Millennial trends: play the generation game

By Nigel Huddleston

- Last updated on GMT

Millennial trends: play the generation game

Related tags Premium soft drinks Generation y

The millennial generation is socialising differently, but how can your venue tap into its needs? Nigel Huddleston finds out.

The recent revelation by the think-tank Demos, that one in five 16 to 24-year-olds do not drink alcohol, is a warning to licensees. The so-called millennials — aka Generation Y, defined according to which expert you listen to as anyone born from the early 1980s to the early 2000s — don’t necessarily conform to the stereotype of hard-drinking, pub-crawlers established by young people in decades past. 

That’s not to say that some of them don’t, but when we talk about Generation Y, we’re really talking about a spectrum rather than a type — with a multitude of different interests, tastes and habits. The shared ground is often as much about how those things are shaped through networks and media as their content.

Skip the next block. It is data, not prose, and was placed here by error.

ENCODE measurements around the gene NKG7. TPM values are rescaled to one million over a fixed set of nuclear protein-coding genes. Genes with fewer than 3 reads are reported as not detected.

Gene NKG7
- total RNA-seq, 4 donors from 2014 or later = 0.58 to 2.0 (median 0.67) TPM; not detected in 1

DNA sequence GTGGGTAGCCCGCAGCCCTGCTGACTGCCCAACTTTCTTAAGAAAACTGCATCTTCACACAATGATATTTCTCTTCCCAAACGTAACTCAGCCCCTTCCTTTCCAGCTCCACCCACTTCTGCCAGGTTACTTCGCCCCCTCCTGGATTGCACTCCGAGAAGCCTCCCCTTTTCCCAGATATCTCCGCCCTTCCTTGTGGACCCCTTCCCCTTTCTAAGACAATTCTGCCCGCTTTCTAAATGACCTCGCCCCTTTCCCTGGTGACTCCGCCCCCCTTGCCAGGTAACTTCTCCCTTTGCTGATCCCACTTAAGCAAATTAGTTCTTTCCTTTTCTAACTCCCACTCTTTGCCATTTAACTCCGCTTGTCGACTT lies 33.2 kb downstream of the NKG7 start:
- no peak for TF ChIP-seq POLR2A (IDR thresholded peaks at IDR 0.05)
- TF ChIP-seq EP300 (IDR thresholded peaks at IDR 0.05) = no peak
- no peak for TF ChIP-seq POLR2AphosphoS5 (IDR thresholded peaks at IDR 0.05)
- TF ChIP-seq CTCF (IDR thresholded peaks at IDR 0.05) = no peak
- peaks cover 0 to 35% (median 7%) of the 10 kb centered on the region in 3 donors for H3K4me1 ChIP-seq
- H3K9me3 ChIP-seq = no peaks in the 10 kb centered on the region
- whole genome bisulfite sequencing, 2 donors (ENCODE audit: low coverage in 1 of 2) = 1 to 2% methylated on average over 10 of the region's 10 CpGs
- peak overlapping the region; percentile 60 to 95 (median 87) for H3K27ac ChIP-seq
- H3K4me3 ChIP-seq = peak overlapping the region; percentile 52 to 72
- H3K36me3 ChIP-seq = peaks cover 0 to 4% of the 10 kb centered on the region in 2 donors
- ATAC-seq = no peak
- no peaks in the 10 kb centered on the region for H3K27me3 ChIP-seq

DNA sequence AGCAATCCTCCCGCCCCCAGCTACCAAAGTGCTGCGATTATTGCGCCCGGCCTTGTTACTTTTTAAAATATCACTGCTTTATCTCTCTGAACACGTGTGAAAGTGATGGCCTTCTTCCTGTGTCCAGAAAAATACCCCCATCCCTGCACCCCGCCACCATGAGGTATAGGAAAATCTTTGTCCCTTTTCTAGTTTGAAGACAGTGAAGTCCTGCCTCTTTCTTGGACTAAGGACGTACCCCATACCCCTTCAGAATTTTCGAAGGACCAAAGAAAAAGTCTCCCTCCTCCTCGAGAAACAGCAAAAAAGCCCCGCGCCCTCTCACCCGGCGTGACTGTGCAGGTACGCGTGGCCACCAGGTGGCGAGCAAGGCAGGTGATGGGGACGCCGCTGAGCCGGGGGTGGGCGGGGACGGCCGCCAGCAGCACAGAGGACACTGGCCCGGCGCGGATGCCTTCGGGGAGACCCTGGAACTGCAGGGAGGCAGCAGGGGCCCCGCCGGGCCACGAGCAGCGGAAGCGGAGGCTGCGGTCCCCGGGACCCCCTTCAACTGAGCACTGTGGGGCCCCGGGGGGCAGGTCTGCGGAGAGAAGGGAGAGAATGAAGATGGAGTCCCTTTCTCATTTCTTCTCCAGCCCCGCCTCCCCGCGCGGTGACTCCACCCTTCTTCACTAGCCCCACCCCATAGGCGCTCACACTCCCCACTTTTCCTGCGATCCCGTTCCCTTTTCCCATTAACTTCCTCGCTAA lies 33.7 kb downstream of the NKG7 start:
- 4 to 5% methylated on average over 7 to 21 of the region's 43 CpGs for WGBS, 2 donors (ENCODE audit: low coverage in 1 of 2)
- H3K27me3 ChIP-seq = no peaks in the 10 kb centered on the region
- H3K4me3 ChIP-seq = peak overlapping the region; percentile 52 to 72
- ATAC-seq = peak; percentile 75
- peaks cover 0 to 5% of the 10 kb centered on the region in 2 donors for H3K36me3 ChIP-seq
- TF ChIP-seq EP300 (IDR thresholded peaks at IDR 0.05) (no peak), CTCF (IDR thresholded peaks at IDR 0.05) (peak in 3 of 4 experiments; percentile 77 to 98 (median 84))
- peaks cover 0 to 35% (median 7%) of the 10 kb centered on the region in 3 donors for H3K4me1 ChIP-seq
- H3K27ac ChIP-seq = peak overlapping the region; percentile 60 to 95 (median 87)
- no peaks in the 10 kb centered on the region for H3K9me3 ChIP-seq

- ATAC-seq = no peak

The news about teetotal millennials shouldn’t be a rallying call for pubs to write off young consumers and concentrate on older ones — after all, four out of five millennials do still drink. But it’s a sign to licensees and pubcos that the ones who respond better to the rich diversity to be found within Generation Y will reap the rewards.

Here are a few clues to guide you on your way:

Yes, we are all different